Concomitant with joining AMTSO is an agreement not to use VirusTotal results as a form of product comparison – and without that comparison it is no longer so easy to suggest that legacy anti-virus is signature detection only and doesn’t work. Cylance has never made that commitment to AMTSO; but now suffers from a different marketing problem. Unable to beat the machine-learning buzz word, legacy AV is rapidly unveiling it’s own ML capabilities, bringing out their own ML-based front-ends. They have used ML behind the scenes for around a decade.

The problem is that machine learning can only be as good as the data from which it learns – and the legacy companies have been collecting malware samples and analyzing their behavior for decades. Using the term ‘machine learning’ to differentiate its own product from its competitors is no longer realistic. Which brings us to the not-so-subtle shift: Cylance is now attacking anti-malware test results.

Disrupting a major market segment by displacing archaic and ineffectual approaches to a pervasive security problem, and publicly calling out flawed performance testing methodologies that perpetuate consumer misunderstandings, is the equivalent to pouring a bottle of steak sauce on your jugular and unleashing the neighbor’s pit bull – you must be prepared for a long and potentially damaging fight.
From Finland to Israel to Silicon Valley, Who’s Afraid of Next-Gen AV?

I asked Dennis Batchelder, President and CEO of AMTSO, what he thought about this statement. He said simply, “I applaud the notion of challenging the status quo. I can’t wait until Cylance is ready to join and contribute their ideas of how our industry can improve its ability to protect the world.”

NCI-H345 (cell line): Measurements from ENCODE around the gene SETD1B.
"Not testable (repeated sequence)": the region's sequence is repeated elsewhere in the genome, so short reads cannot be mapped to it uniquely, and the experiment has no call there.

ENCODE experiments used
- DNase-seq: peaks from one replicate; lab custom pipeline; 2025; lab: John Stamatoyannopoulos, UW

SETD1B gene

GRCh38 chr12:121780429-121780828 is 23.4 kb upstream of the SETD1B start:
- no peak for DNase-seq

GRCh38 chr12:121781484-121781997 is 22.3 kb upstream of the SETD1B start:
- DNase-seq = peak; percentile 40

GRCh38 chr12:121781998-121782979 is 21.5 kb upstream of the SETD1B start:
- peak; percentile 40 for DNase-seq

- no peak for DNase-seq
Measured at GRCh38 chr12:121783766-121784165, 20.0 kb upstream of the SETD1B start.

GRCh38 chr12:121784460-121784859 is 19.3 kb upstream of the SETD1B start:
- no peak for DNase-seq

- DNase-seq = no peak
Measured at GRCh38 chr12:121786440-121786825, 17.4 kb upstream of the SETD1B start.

Cylance is resolutely declining to join the rest of the anti-malware ecosphere. But it is not alone in behaving badly. Symantec recently published its own blog with the headline: AV Comparatives / MRG Effitas: Symantec Endpoint Protection 14 once again decimates Cylance Protect 1.2 – and a more ridiculous headline you’ll be pushed to find. Decimates? Really? This sort of thing does no-one any good.

And it is exactly the approach that allows Cylance to say:

Bottom line: don’t take our word for it. If you think Symantec really is 100% effective, test it for yourself and see what you find.

Go to the Test for Yourself site and get the tools, and then get the truth.
The Hidden Cost of ‘Pay-to-Play’ AV Testing

Now here’s the irony. Cylance is saying, don’t trust the independent experts – do it yourself and we’ll help you (which sort of implies that they are neither independent – true – nor expert – not true).